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The School of Medicine, established in 1966 and renamed the Michael G. DeGroote School of Medicine in 2004, offers major programs in undergraduate, postgraduate and graduate medical education.

The Undergraduate Medical Program for the MD degree was initiated in 1969, graduating its first students in May 1972. At present, 203 students are admitted to the program each year.

The three-year program in Medicine uses a problem-based approach to learning that should apply throughout the physician's career. The components have been organized in sequential blocks with early exposure to patients and case management. The academic program operates on an 11 months-a-year basis and students qualify for the MD degree at the end of the third academic year.

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WRC Faculty Announcement: Postgraduate Liaison

The Michael G. DeGroote School of Medicine, McMaster University – Waterloo Regional Campus (WRC), is pleased to announce the appointment of ...


WRC Faculty Announcement: Digital Health Lead

 ​ The Michael G. DeGroote School of Medicine, McMaster University – Waterloo Regional Campus (WRC), is pleased to announce the appointm...


WRC Faculty Announcement: Research Lead

The Michael G. DeGroote School of Medicine, McMaster University – Waterloo Regional Campus (WRC) is pleased to announce the appointment of A...

Brand new medical residents say a fond thanks to Hamilton

by Michael Weir | Jun 10, 2016

Originally Published in the Hamilton Spectator, June 7, 2016

On May 27, 200 students from the McMaster University Michael G. DeGroote School of Medicine crossed the stage at Hamilton Place. At the end of that walk we were hooded, handed our MDs, and in doing so became medical doctors. For all of us this represented the culmination of a major chapter. We have spent the better part of our lives studying and sacrificing to achieve acceptance into medical school. Now we stand on the other side of that hurdle, ready to embark on our new journey as resident physicians.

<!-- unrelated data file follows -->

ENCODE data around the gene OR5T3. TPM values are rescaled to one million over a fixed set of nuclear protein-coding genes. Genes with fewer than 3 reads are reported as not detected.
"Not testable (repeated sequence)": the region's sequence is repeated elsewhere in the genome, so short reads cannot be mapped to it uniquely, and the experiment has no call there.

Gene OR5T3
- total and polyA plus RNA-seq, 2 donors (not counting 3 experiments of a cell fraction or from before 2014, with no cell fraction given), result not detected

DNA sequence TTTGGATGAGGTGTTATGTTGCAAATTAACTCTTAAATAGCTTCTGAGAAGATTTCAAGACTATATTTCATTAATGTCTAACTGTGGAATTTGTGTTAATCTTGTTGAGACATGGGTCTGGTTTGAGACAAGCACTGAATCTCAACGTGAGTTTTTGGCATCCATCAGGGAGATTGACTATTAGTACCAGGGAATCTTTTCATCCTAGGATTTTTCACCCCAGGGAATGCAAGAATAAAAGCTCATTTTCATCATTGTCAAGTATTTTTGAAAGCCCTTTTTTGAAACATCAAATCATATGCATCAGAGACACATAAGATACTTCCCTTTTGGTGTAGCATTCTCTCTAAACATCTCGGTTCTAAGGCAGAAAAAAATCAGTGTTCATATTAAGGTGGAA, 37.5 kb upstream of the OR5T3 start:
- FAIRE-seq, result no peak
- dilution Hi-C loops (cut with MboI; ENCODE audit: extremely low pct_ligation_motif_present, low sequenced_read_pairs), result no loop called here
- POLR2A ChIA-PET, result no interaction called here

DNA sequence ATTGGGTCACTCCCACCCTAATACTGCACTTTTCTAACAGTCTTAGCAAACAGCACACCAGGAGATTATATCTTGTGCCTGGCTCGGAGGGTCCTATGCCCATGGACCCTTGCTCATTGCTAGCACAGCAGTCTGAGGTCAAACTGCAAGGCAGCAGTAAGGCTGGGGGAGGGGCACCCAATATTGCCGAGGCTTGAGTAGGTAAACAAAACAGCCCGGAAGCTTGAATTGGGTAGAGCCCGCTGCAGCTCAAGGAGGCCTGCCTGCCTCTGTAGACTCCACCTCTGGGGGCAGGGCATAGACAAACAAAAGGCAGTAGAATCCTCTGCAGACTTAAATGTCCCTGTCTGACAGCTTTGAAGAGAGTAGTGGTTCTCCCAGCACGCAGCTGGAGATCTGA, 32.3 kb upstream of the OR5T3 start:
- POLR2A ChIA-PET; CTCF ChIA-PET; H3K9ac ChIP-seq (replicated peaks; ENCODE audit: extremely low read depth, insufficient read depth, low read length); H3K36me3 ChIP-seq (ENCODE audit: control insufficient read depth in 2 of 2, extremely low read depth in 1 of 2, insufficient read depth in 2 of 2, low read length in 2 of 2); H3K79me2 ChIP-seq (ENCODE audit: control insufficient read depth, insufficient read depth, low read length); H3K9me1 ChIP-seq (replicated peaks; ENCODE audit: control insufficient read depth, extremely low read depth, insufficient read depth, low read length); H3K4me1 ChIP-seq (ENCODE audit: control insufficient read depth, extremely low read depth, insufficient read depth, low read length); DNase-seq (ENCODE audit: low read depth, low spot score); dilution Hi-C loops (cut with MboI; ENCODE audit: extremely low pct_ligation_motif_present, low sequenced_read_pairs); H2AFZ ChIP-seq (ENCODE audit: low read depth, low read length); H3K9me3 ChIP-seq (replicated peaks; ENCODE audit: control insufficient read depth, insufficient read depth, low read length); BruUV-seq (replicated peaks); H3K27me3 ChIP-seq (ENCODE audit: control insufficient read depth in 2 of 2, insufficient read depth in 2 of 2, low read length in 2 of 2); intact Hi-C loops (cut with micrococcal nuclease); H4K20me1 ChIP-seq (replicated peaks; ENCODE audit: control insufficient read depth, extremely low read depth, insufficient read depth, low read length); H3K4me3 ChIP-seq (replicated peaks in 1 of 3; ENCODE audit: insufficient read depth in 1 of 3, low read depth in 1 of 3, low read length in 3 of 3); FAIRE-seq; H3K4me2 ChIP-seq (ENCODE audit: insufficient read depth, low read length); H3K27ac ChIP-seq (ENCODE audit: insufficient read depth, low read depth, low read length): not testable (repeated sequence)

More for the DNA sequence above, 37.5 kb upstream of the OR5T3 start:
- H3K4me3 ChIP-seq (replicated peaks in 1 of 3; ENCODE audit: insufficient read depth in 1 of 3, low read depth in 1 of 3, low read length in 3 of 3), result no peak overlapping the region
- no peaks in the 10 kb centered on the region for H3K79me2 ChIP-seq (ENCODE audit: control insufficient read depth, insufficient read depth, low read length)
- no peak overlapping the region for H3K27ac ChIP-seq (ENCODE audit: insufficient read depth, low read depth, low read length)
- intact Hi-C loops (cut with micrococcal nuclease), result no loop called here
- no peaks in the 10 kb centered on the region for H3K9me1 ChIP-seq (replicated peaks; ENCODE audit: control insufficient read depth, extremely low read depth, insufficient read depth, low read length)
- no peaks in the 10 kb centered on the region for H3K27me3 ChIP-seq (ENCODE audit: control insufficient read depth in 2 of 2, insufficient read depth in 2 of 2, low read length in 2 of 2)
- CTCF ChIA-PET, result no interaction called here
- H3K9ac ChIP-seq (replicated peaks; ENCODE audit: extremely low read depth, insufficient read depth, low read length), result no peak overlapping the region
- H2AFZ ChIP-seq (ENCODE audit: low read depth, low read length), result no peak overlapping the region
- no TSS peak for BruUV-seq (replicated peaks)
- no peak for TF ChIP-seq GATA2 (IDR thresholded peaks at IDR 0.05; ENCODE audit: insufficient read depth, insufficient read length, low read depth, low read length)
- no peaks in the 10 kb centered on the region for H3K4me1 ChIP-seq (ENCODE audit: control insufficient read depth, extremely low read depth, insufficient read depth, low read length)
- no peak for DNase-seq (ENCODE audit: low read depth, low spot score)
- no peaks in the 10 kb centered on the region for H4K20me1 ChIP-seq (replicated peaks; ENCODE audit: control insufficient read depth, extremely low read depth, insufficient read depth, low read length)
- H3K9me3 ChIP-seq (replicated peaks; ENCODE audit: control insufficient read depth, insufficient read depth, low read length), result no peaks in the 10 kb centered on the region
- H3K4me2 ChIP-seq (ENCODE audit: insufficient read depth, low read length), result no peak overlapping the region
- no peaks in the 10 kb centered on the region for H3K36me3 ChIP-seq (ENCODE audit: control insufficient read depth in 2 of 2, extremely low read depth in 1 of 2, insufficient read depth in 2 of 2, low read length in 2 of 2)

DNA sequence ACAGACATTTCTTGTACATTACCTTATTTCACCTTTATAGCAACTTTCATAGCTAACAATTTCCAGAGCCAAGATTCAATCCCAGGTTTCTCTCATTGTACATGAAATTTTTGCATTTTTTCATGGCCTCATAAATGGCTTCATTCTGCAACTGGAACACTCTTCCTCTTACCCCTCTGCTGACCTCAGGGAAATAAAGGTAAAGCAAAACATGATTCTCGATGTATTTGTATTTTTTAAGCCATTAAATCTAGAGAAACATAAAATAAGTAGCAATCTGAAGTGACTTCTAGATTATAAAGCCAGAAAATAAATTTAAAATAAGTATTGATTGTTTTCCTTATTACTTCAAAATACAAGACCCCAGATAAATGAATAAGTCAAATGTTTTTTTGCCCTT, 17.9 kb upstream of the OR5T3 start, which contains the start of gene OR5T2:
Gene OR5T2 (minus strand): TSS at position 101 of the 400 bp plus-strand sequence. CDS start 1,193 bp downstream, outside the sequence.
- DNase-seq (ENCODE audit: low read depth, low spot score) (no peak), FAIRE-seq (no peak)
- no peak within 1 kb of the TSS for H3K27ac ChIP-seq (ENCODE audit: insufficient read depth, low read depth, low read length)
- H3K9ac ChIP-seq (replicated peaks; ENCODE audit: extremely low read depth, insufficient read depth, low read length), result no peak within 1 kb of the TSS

We want to say that we could not have done it without you, Hamilton. You may have seen us over these past few years — we were the young, wide-eyed junior learners who eagerly measured your blood pressure in your family doctor's office. Or you might remember when we took your history and listened to your heart and lungs at your specialist's appointment. Chances are if you have had any interactions with the health-care system in recent years, you have run into one of us medical students on our clinical rotations.

For the last year and a half of medical school we have been rotating through major hospitals in Hamilton to smaller community clinics in nearby rural areas, learning the clinical knowledge and skills that are foundational to the practice of medicine. This means that we saw you, our patients, when you came to hospital to visit your doctor or seek emergency care.

Hamiltonians, we want to say thank you. Thank you for letting us into your lives at the moments when you needed help and when we needed to learn.

Thank you to the first-time parents who welcomed my presence at the birth of their child in my second month of medical school. Thank you to the 95-year old woman who invited me to sit at her bedside, and who spoke sincerely with me about how it felt to live life knowing that her time left was precious. Thank you to the family who forgave me when I told them their father would be discharged from hospital in one hour, and which turned into six. Thank you to the young mother who, at her most vulnerable and difficult moment, allowed me to be a part of the team that helped her ill child to get well.

In allowing us to be learners involved in your medical care, you have been our teachers. Next month we will enter the hospitals as junior doctors. We could not have made it here without you. You have shared with us your personal stories, your medical histories, and your deepest concerns. In turn, you have taught us what it means to provide care that is truly patient-centred. For that, we are so grateful.

On the day of our graduation, our class collectively pledged the Hippocratic Oath. We promised that as physicians we would always treat human beings rather than illnesses, and remember that our patients' health and illness extends beyond the individual and into their communities. Thank you, Hamilton, for teaching us just how truly important that is.

Dr. Natalie Raso is a graduate of the McMaster University Michael G. DeGroote School of Medicine Class of 2016. She was born and raised in Hamilton, and will stay in Hamilton for her residency training at McMaster in Psychiatry.

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